When a system can, without resort to overt force, compel people to live in conditions of abjection, helplessness, wretchedness . . . it is plainly violent.

Merton: The race question cannot be settled without a profound change of heart, a real shake-up and deep reaching metanoia, waking up to crying injustices & deep-seated, ingrained problems of our current set-up. When a system can, without resort to overt force, compel people to live in conditions of abjection, helplessness, wretchedness . . . it is plainly violent. To make people live on a subhuman level against their will, to constrain them in such a way that they have no hope of escaping their condition, is an unjust exercise of force. Those who in some way or other concur in the oppression—and perhaps profit by it—are exercising violence even though they may be preaching pacifism. And their supposedly peaceful laws, which maintain this spurious kind of order, are in fact instruments of violence and oppression. [3]

Merton’s Call for Racial Justice
Friday, November 27, 2020, Fr. Richard Rohr, OFM, Center for Action & Contemplation

In the midst of the intense struggle for civil rights, Thomas Merton insisted that Christians had a moral duty to address racism—on a personal and systemic level. His words were prophetic at the time and continue to be relevant to this day. In Seeds of Destruction, he writes:

The race question cannot be settled without a profound change of heart, a real shake-up and deep reaching metanoia [Greek for repentance or change of mind] on the part of White America. It is not just [a] question of a little more good will and generosity: it is a question of waking up to crying injustices and deep-seated problems which are ingrained in the present setup and which, instead of getting better, are going to get worse. [1]

The purpose of non-violent protest, in its deepest and most spiritual dimensions is then to awaken the conscience of the white people to the awful reality of their injustice and of their sin, so that they will be able to see that the Negro problem is really a White problem: that the cancer of injustice and hate which is eating white society and is only partly manifested in racial segregation with all its consequences, is rooted in the heart of the white people themselves. [2]

In later writings, Merton elaborates on the pernicious evil of systems of oppression and how we must combat them through the use of faith, hope, and love.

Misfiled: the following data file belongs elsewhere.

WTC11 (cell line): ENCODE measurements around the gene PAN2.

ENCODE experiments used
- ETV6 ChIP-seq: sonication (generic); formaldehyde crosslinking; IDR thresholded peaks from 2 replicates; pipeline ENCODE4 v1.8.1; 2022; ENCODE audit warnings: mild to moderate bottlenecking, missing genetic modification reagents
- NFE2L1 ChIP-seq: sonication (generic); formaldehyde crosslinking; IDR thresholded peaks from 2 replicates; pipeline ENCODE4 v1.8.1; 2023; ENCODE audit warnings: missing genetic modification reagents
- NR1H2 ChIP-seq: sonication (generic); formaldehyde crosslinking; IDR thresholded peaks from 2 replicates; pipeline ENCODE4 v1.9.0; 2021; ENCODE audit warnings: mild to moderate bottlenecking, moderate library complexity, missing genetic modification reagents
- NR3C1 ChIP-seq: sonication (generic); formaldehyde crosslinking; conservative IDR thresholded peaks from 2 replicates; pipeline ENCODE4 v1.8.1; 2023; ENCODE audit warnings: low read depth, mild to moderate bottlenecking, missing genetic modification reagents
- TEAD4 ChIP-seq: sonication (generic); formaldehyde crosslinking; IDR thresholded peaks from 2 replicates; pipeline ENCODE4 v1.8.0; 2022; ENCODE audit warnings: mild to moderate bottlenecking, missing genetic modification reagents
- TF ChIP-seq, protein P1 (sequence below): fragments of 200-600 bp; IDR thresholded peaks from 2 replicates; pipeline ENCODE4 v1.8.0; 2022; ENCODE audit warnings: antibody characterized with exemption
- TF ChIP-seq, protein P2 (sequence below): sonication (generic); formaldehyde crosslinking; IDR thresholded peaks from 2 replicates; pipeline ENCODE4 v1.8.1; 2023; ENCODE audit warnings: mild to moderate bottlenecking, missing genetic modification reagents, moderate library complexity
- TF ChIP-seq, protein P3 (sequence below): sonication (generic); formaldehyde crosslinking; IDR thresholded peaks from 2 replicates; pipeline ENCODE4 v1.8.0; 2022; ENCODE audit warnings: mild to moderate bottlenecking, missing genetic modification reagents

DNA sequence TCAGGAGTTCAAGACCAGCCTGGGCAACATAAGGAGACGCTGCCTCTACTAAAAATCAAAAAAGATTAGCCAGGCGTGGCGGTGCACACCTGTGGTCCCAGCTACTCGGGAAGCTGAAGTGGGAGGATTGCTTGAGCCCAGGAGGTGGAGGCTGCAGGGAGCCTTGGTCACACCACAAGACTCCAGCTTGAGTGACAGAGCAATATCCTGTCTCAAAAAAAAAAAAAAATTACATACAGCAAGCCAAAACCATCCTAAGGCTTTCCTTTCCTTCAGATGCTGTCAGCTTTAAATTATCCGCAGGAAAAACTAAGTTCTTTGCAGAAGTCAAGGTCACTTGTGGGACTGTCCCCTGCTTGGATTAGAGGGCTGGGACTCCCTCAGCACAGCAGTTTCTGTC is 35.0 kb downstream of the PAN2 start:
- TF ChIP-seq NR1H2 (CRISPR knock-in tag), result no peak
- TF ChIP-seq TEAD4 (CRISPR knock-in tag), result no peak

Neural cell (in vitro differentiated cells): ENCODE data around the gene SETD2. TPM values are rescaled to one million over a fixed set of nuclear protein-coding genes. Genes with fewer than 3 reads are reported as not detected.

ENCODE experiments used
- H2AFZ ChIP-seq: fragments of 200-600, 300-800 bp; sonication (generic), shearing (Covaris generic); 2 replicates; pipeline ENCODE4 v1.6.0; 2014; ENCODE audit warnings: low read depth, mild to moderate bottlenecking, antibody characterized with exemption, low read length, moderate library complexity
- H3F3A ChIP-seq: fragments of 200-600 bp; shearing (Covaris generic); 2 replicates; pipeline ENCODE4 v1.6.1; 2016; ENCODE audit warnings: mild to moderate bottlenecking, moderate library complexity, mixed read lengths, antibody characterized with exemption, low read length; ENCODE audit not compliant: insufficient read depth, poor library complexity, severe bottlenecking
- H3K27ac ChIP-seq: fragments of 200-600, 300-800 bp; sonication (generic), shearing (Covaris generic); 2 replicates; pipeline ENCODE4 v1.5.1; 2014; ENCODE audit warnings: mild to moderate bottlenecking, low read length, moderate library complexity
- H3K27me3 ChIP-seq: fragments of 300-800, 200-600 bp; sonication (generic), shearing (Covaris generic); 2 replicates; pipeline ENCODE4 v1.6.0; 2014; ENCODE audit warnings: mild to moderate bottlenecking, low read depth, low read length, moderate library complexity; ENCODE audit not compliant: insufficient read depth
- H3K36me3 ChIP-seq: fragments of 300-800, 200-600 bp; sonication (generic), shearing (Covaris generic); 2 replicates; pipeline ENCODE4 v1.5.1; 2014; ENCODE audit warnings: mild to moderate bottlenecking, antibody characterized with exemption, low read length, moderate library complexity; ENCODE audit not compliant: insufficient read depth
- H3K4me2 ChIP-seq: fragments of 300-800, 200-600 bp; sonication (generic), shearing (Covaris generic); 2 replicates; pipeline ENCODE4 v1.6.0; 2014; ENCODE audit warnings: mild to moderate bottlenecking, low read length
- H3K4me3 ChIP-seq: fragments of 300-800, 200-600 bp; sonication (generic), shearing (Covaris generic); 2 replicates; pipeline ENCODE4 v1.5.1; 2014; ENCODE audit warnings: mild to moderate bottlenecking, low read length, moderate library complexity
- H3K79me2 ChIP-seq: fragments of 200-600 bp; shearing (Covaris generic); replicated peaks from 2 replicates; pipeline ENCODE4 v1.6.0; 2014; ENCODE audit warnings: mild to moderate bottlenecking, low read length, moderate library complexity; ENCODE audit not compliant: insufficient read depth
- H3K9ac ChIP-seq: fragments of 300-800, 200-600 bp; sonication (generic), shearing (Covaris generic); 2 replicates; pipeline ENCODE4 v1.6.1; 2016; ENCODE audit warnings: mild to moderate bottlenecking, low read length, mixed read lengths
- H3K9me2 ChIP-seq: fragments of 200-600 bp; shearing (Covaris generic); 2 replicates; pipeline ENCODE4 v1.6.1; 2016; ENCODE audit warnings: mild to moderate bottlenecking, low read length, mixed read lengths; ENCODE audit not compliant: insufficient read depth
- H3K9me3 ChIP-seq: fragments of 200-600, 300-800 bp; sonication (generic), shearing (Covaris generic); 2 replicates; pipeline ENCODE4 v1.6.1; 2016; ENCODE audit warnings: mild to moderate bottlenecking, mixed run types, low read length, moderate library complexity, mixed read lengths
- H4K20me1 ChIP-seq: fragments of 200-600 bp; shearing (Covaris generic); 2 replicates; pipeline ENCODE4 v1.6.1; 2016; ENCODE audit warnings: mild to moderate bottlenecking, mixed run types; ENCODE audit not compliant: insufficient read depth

When a system can, without resort to overt force, compel people to live in conditions of abjection, helplessness, wretchedness . . . it is plainly violent. To make people live on a subhuman level against their will, to constrain them in such a way that they have no hope of escaping their condition, is an unjust exercise of force. Those who in some way or other concur in the oppression—and perhaps profit by it—are exercising violence even though they may be preaching pacifism. And their supposedly peaceful laws, which maintain this spurious kind of order, are in fact instruments of violence and oppression. [3]

Growth, survival and even salvation may depend on the ability to sacrifice what is fictitious and unauthentic in the construction of one’s moral, religious or national identity. One must then enter upon a different creative task of reconstruction and renewal. This task can be carried out only in the climate of faith, of hope and of love: these three must be present in some form, even if they amount only to a natural belief in the validity and significance of human choice, a decision to invest human life with some shadow of meaning, a willingness to treat other people as other selves. [4]

References:
[1] Thomas Merton, “To a White Priest,” Seeds of Destruction (Farrar, Straus and Giroux: 1964), 310.

[2] “Letters to a White Liberal,” Seeds of Destruction, 45–46. Note: Minor edits made to incorporate gender-inclusive language.

[3] Thomas Merton, Faith and Violence: Christian Teaching and Christian Practice (University of Notre Dame Press: 1968), 7–8.

[4] Faith and Violence, 138. Note: Minor edits made to incorporate gender-inclusive language.

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